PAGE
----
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Possibility of US-Led War Drives Asian Stock Prices Down - 2003-03-07


Major markets in Asia lost ground on profit taking, despite a short-lived rally early in the week. The possibility that a U.S. led war on Iraq could break out as early as next week led markets lower on Friday.

Hong Kong's main share index ended the week below 9,000, its lowest level since October of last year. Analysts say investors were cashing in their winnings after the market followed Wall Street to a small recovery last week. On Wednesday, the market reacted negatively to the territory's budget presentation, which revealed that Hong Kong residents will face higher property and salary taxes.

Derek Cheung, an analyst with HSBC investment bank, says the impact of higher taxes will be seen in the stock market, not in the economy.

"Most of the people are still paying below eight percent salaries tax. So in terms of impact on their purchasing power, it does not make a big difference," he said. "In terms of impact to the [stock] market, yes, no doubt whenever we see a tax hike it is negative. But I would say the negative impact [on the overall economy] is not going to be very significant."

Hong Kong's main air carrier, Cathay Pacific, lost nearly four percent for the week, despite revealing a six-fold jump in 2002 earnings on Wednesday. Investment bank UBS Warburg downgraded the stock from "buy" to "neutral," saying the airline's cost-saving measures would not be enough to offset higher fuel prices during the current year.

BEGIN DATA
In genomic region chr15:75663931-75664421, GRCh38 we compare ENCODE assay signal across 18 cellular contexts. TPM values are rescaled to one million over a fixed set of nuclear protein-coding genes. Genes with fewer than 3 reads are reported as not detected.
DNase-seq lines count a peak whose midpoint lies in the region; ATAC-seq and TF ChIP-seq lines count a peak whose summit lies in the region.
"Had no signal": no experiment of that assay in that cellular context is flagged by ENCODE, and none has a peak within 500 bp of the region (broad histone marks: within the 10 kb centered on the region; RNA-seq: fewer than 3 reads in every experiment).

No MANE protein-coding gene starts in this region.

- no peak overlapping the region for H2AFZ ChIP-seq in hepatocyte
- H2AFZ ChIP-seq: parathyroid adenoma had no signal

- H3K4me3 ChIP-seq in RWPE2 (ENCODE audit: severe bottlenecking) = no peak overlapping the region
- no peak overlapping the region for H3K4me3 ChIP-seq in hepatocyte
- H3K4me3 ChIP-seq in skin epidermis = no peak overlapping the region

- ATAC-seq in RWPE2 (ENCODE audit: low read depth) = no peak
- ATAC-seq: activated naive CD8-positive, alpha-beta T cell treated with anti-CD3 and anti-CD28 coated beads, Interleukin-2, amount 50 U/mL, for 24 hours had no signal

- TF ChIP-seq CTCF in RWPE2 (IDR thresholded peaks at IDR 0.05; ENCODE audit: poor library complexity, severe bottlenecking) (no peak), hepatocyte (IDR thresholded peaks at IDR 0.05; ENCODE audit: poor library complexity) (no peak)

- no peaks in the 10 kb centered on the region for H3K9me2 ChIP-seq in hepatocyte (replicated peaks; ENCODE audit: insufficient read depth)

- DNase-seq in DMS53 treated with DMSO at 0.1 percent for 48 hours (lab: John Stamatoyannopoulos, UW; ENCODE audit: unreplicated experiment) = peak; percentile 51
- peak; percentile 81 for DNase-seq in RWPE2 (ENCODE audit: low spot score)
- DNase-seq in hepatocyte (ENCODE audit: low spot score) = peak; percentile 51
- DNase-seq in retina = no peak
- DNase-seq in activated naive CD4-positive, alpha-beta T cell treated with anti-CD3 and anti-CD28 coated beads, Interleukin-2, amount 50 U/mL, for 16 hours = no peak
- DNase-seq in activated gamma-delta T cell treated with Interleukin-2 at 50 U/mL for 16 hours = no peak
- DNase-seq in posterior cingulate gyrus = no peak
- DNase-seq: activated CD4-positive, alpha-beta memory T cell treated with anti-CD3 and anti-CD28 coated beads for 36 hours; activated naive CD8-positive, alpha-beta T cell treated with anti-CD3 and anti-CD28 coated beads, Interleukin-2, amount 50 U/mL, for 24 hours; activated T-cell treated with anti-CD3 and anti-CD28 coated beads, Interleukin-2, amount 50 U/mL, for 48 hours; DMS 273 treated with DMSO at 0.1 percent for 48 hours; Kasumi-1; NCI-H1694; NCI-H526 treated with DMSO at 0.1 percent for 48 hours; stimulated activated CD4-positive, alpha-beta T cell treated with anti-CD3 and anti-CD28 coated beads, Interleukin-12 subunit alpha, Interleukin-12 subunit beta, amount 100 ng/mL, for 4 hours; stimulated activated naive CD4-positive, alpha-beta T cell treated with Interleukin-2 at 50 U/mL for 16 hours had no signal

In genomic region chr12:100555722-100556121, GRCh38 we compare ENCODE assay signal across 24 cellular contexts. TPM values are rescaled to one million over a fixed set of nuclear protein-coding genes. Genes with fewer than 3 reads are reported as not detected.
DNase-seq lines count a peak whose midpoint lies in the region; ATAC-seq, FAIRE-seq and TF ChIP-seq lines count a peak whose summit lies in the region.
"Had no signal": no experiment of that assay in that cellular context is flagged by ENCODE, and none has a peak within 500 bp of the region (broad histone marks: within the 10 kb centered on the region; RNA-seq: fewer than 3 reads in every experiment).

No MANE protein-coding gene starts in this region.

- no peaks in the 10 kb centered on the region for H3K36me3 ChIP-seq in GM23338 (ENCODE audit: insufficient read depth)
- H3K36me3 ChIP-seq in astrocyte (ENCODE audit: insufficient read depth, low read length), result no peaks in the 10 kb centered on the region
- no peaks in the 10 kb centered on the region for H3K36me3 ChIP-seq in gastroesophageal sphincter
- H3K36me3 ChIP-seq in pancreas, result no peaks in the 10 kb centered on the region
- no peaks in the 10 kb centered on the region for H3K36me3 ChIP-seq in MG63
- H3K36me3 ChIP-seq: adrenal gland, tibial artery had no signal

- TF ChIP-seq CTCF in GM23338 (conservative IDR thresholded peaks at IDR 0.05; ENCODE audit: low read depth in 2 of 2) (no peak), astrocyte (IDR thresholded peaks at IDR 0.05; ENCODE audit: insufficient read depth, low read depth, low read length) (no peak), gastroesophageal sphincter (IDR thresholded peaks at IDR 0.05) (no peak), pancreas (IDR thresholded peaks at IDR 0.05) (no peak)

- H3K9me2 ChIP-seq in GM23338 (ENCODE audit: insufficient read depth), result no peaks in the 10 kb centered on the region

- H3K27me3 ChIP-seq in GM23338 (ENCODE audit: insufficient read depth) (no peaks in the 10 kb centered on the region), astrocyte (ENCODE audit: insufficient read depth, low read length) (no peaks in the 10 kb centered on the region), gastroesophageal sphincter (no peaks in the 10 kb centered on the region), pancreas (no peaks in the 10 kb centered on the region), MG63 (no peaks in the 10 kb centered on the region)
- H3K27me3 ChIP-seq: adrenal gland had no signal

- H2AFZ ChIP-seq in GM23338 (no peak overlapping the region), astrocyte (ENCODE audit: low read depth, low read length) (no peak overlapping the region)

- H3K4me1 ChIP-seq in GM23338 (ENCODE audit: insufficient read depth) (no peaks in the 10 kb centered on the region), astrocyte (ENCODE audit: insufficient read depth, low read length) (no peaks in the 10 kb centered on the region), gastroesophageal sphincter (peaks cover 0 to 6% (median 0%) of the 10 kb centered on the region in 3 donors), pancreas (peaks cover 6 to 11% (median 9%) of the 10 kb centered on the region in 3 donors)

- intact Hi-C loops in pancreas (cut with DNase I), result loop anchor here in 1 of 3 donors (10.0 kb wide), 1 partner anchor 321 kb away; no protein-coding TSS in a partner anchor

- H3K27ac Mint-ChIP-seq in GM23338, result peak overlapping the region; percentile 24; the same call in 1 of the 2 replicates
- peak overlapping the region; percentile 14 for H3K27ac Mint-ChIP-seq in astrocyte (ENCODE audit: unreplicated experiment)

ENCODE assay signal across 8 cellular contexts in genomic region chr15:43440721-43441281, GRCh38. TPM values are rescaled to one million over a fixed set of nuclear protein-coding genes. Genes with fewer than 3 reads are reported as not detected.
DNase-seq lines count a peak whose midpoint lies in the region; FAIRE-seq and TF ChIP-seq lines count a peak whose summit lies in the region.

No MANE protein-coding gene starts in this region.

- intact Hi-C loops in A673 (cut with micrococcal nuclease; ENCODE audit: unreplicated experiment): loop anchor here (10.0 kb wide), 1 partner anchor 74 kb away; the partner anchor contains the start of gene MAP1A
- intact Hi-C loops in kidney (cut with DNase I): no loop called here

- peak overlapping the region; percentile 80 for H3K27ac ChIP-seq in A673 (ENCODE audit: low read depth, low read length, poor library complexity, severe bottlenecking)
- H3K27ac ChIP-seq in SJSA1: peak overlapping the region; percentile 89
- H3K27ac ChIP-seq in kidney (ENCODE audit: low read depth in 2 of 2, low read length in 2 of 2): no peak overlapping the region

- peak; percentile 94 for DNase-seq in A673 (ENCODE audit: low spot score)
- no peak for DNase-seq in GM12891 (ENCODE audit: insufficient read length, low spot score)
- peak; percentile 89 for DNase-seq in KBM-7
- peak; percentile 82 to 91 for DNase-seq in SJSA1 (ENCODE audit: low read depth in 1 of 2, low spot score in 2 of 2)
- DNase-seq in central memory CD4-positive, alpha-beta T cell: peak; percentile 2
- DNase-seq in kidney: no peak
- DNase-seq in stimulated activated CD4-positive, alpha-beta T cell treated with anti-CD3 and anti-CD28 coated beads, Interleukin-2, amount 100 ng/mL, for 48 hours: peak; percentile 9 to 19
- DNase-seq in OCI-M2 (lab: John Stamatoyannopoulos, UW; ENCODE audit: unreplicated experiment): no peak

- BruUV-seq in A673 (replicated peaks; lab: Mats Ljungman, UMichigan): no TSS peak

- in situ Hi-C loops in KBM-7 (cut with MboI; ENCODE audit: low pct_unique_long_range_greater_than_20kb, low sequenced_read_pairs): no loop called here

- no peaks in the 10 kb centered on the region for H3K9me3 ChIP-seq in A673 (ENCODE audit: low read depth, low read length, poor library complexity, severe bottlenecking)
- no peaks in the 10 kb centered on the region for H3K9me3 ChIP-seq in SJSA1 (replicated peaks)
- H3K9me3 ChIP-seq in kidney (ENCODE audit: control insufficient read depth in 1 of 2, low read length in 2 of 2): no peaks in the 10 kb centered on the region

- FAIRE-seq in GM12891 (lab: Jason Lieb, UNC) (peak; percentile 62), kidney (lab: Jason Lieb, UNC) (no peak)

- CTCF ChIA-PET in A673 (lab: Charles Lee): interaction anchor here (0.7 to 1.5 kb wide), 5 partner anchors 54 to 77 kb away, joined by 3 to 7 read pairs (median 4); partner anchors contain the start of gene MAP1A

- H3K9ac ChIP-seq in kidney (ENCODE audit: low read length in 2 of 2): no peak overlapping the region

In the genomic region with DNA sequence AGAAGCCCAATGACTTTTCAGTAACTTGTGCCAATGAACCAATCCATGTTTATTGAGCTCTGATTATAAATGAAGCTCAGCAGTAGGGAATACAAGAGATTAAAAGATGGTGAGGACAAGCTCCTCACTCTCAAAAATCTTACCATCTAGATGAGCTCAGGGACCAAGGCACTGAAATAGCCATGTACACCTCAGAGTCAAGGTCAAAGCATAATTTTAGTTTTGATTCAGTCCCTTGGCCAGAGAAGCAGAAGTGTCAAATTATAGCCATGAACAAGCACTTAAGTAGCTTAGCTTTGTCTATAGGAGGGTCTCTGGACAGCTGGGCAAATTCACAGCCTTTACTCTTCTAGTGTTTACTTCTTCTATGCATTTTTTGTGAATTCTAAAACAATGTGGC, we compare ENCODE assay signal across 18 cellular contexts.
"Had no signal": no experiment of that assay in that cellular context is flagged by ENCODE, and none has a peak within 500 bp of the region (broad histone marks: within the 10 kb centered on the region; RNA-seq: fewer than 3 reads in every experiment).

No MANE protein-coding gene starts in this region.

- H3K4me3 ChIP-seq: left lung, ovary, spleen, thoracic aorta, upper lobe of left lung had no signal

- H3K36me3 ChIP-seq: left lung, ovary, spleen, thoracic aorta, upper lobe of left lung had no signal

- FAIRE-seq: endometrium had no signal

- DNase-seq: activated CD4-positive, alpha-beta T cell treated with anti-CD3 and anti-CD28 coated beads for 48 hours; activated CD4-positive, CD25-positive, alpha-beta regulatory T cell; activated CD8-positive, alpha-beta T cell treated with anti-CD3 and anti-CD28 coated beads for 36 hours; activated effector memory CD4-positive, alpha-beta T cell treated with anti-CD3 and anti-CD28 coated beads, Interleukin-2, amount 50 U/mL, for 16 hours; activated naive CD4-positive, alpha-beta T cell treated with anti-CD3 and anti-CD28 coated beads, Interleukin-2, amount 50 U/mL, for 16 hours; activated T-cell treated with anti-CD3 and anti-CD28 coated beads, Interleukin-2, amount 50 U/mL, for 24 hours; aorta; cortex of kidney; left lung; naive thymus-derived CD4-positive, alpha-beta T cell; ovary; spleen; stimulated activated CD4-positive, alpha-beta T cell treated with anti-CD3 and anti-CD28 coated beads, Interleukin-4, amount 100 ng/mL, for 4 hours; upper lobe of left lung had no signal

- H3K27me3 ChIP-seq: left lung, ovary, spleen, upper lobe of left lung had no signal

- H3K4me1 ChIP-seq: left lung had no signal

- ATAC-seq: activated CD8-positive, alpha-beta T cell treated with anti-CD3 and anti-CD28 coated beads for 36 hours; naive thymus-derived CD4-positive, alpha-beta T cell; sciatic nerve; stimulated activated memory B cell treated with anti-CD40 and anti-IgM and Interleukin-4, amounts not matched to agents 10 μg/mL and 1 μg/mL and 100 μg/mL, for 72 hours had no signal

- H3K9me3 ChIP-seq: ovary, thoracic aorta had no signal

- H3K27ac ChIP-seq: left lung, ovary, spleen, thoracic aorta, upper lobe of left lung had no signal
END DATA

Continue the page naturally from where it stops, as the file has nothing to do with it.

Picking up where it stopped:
Hong Kong's Hang Seng index lost 2.3 percent during the week, closing at 8,907.

All other Asian markets were also pushed lower after President Bush's statement that Washington does not need U.N. approval to attack Iraq.

Japan's Nikkei 225 lost 2.5 percent this week, ending at 8,144, a new 20-year low.

In South Korea, the Central Bank cut its economic forecast for the second time in as many months. The bank's governor said the economy would expand by just five percent this year, compared to earlier predictions of 5.7 percent.

Seoul's Kospi index lost five percent during the week to close at 546.

Despite a terror attack at an airport in the Southern Philippine city of Davao, the country's stock exchange composite index escaped major losses this week. It closed on just five points lower, to end the week at 1,014.

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